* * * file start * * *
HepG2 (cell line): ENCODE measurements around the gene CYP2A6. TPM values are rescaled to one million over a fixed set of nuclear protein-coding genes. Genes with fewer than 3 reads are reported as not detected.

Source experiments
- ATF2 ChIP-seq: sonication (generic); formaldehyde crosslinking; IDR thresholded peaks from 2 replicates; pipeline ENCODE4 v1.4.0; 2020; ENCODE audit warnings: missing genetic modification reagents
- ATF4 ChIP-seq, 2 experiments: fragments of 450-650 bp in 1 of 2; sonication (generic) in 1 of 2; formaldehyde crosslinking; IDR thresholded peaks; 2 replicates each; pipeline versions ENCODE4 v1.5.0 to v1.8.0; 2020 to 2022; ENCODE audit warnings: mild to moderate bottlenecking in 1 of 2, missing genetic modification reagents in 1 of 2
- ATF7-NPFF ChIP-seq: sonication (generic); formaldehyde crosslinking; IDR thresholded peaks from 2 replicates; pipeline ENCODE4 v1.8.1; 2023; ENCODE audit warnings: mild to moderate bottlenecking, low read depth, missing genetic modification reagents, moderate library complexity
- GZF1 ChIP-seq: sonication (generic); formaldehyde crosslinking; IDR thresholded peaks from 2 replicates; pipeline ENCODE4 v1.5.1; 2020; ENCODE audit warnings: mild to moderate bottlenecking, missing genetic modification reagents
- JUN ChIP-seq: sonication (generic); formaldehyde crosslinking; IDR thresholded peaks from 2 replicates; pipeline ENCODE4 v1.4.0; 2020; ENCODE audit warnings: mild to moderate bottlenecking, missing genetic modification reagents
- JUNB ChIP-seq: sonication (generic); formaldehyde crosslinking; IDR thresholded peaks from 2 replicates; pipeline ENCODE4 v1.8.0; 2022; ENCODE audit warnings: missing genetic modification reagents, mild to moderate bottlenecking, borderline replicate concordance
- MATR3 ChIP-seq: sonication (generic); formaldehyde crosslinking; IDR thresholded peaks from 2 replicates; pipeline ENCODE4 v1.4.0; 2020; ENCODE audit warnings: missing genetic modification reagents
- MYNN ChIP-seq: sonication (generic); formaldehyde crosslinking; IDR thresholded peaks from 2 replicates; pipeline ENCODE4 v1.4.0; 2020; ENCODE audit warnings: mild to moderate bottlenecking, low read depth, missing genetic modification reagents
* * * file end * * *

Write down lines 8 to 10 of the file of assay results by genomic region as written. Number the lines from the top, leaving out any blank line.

- JUNB ChIP-seq: sonication (generic); formaldehyde crosslinking; IDR thresholded peaks from 2 replicates; pipeline ENCODE4 v1.8.0; 2022; ENCODE audit warnings: missing genetic modification reagents, mild to moderate bottlenecking, borderline replicate concordance
- MATR3 ChIP-seq: sonication (generic); formaldehyde crosslinking; IDR thresholded peaks from 2 replicates; pipeline ENCODE4 v1.4.0; 2020; ENCODE audit warnings: missing genetic modification reagents
- MYNN ChIP-seq: sonication (generic); formaldehyde crosslinking; IDR thresholded peaks from 2 replicates; pipeline ENCODE4 v1.4.0; 2020; ENCODE audit warnings: mild to moderate bottlenecking, low read depth, missing genetic modification reagents